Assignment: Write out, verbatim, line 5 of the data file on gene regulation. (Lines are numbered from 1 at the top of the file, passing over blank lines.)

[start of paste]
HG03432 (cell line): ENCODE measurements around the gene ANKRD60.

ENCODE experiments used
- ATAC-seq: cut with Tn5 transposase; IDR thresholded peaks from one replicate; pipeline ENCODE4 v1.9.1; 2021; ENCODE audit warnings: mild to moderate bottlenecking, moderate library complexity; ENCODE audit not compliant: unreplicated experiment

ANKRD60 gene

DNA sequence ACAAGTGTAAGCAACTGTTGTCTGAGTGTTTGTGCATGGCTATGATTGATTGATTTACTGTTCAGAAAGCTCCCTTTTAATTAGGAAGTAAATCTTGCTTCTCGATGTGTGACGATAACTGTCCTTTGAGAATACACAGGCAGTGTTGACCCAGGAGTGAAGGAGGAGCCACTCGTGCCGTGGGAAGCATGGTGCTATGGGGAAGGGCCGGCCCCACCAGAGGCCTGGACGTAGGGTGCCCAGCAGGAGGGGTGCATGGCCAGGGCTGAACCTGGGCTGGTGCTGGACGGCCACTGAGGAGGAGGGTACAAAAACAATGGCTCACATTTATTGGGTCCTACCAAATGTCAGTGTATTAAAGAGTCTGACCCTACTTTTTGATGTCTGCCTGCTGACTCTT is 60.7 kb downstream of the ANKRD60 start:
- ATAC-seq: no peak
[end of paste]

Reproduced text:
DNA sequence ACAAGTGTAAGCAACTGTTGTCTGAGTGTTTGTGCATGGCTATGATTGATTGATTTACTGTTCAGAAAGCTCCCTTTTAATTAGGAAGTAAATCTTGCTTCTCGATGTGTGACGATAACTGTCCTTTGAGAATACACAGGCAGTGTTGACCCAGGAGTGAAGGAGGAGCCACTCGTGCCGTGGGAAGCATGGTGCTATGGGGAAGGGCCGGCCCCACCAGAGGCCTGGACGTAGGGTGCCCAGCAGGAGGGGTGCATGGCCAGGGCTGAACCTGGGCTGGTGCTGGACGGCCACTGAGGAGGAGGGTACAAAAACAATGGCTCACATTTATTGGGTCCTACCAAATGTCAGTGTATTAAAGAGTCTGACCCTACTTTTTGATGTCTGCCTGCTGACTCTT is 60.7 kb downstream of the ANKRD60 start: